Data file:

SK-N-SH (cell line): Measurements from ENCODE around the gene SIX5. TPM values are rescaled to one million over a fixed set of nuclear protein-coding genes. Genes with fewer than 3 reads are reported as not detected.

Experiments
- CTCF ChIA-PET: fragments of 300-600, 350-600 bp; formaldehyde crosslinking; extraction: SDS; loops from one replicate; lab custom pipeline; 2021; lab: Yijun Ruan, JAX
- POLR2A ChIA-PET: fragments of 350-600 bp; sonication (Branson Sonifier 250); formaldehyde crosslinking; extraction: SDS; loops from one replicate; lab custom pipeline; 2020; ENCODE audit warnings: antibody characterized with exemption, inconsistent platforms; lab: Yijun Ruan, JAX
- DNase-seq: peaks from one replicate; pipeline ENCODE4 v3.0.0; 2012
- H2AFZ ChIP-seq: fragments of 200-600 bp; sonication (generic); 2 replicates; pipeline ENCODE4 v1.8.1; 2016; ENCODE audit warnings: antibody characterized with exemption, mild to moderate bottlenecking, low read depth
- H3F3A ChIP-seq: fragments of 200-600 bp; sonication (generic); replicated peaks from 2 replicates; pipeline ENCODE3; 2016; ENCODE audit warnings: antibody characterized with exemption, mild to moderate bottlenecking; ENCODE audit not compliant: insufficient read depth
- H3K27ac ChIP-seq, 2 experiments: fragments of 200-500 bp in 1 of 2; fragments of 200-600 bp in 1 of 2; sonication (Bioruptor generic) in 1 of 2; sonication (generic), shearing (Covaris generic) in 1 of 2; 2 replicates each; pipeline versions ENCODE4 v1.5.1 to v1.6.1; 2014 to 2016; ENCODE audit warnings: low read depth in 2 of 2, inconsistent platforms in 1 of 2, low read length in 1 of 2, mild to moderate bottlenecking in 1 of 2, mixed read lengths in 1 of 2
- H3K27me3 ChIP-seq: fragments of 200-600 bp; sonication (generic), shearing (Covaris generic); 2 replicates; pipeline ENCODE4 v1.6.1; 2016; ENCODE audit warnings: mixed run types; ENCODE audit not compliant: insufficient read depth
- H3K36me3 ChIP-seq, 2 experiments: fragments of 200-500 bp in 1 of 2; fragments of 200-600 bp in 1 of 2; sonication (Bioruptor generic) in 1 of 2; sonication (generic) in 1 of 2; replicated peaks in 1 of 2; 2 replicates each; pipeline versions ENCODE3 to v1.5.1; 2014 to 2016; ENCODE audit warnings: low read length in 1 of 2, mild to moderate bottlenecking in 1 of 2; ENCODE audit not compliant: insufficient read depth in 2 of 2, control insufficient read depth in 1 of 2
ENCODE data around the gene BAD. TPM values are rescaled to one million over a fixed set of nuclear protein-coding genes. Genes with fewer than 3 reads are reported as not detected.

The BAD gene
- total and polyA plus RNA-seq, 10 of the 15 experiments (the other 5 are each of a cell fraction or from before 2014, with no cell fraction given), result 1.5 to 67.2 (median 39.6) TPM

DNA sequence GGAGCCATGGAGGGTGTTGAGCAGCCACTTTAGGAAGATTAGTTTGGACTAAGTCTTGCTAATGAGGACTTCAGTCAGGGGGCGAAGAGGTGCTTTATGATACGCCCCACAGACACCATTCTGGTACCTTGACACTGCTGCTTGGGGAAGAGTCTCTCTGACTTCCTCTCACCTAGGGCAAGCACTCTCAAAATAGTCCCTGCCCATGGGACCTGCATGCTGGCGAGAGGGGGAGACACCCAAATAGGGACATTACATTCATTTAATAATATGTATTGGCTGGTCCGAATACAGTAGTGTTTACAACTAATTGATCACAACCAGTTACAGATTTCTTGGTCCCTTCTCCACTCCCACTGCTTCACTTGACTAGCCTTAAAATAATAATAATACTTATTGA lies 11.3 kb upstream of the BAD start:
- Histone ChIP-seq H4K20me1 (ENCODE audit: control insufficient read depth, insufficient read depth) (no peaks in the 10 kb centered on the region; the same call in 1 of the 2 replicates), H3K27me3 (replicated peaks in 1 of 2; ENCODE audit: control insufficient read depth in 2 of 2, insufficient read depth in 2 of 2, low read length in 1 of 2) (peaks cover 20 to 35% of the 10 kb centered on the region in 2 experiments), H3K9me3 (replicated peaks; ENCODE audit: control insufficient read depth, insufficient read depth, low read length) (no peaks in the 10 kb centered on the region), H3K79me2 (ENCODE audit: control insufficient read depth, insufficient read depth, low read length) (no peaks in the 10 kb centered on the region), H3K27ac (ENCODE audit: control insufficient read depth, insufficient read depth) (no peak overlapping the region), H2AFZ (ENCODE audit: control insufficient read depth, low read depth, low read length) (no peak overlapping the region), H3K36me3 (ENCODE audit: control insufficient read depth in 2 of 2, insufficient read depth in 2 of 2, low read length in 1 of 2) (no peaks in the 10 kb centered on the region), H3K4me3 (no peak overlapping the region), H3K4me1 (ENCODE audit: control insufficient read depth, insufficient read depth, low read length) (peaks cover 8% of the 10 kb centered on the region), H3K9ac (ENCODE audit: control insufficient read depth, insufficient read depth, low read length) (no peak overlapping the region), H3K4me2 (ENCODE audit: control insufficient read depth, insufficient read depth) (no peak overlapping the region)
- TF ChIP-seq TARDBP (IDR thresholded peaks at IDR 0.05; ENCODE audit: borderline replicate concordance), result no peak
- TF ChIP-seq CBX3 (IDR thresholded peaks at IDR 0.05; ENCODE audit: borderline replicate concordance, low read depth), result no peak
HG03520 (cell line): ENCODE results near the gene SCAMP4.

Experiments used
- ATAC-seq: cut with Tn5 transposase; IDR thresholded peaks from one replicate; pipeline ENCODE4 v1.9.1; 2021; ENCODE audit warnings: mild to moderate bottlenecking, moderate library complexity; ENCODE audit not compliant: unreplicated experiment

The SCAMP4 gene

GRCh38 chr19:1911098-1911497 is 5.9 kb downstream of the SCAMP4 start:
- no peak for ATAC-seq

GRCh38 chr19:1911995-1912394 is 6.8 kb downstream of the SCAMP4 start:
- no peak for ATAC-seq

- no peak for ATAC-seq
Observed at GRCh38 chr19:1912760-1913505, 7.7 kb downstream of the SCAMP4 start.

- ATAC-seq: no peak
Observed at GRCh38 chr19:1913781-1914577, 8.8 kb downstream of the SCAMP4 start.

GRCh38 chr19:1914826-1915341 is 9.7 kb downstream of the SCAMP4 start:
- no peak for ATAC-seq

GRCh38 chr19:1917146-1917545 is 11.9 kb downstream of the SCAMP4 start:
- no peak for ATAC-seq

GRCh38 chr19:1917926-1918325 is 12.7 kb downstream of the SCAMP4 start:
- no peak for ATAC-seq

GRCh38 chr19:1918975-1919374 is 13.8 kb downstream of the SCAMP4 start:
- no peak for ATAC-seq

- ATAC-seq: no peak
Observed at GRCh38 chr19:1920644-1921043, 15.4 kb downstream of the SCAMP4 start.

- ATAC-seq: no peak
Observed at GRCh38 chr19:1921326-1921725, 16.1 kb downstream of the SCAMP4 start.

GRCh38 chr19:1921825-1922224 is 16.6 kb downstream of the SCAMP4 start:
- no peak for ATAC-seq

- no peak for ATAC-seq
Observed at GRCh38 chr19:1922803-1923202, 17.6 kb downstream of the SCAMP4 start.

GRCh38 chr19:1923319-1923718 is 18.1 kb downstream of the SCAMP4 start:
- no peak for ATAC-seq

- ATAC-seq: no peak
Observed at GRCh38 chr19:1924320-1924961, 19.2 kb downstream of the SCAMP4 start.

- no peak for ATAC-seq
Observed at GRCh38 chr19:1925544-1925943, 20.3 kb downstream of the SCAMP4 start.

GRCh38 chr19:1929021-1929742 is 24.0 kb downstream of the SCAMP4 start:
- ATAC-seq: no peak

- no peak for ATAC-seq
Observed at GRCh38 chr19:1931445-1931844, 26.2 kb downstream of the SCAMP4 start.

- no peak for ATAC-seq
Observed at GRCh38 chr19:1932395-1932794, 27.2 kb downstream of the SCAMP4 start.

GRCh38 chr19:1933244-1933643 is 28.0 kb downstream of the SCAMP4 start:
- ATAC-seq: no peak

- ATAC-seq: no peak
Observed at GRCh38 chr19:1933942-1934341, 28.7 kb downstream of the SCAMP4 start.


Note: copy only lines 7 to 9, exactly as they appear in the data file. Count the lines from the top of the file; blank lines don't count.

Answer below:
- H3F3A ChIP-seq: fragments of 200-600 bp; sonication (generic); replicated peaks from 2 replicates; pipeline ENCODE3; 2016; ENCODE audit warnings: antibody characterized with exemption, mild to moderate bottlenecking; ENCODE audit not compliant: insufficient read depth
- H3K27ac ChIP-seq, 2 experiments: fragments of 200-500 bp in 1 of 2; fragments of 200-600 bp in 1 of 2; sonication (Bioruptor generic) in 1 of 2; sonication (generic), shearing (Covaris generic) in 1 of 2; 2 replicates each; pipeline versions ENCODE4 v1.5.1 to v1.6.1; 2014 to 2016; ENCODE audit warnings: low read depth in 2 of 2, inconsistent platforms in 1 of 2, low read length in 1 of 2, mild to moderate bottlenecking in 1 of 2, mixed read lengths in 1 of 2
- H3K27me3 ChIP-seq: fragments of 200-600 bp; sonication (generic), shearing (Covaris generic); 2 replicates; pipeline ENCODE4 v1.6.1; 2016; ENCODE audit warnings: mixed run types; ENCODE audit not compliant: insufficient read depth